Wallace Notestein, The House of Commons 1604-1610 (New Haven: Yale University Press, 1971), p. 82.
 Some of the major obstacles to Union brought up in Parliamentary debate were the difficulties of reconciling England's common and Scotland's civil law systems, their different systems of land tenure and inheritance, their different foreign alliances, their competitive trade practices, and their different forms of religious worship and church government; to this should be added the need to abolish the many hostile laws each of these long antagonistic nations had enacted against the other. James summarizes and responds to most of the objections in his Speech of 31 March 1607, pp. 290-305.
Notestein, pp. 24-254, gives a fairly complete account of the development of Parliamentary opposition to James during this period; for further specifics, see the Journals of the House of Commons, Folio ed. I (London, 1803) for this period. One indication of just how widely an awareness of this initial matrimonial configuration of Union and later variations on it must have been disseminated is that some direct or indirect knowledge of James's speech would have been required for his English subjects to have any inkling of what the motto on a new series of coins issued in November 1604—Quae Deus conjuxit, nemo separet—was supposed to mean; see Stuart Royal Proclamations, I, 100-01, for the proclamation introducing this new series of coins.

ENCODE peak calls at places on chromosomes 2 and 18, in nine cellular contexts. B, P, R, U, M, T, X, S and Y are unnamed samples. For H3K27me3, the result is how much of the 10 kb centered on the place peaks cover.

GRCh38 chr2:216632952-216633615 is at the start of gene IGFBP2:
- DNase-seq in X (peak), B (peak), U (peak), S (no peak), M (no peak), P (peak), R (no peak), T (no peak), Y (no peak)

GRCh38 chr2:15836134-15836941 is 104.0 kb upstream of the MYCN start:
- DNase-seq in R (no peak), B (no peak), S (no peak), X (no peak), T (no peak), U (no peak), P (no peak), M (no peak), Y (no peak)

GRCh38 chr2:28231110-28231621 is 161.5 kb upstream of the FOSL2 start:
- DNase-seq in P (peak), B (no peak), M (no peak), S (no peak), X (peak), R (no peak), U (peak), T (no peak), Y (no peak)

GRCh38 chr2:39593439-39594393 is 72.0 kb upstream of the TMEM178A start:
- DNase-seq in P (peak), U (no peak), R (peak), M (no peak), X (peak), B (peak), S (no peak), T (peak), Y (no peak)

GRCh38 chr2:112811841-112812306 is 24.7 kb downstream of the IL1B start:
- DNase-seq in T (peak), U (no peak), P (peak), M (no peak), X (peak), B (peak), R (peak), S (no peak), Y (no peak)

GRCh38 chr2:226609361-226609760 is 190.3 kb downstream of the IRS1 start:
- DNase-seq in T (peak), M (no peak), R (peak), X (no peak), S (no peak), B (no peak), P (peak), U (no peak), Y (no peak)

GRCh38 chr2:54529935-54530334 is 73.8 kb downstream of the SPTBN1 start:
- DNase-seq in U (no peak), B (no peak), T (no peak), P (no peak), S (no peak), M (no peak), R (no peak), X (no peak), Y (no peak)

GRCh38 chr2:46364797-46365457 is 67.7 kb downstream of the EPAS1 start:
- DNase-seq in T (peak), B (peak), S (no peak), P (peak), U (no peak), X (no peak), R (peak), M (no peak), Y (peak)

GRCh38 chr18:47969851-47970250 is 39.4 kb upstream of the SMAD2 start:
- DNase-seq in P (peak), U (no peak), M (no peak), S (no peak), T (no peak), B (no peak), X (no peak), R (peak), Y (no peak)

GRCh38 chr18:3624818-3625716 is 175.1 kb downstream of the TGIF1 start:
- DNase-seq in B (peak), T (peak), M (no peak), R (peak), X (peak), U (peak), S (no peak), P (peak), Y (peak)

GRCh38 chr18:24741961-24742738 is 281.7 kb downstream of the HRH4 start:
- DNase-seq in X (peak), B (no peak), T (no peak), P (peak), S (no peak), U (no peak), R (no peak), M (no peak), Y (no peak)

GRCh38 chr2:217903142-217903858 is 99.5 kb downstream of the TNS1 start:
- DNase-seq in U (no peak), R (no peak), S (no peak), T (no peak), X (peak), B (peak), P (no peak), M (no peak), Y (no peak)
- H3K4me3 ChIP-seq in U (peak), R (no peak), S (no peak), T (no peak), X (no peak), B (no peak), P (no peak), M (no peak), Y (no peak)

Notestein's paraphrase of James's observation in this speech, p. 80.
 Wickham, "From Tragedy," p. 42, again seems to have been the first to take much notice of the immediate publication of this speech. Marcus, pp. 118-23, presents several informative and amusing observations on this topic which influenced my own research at a certain stage.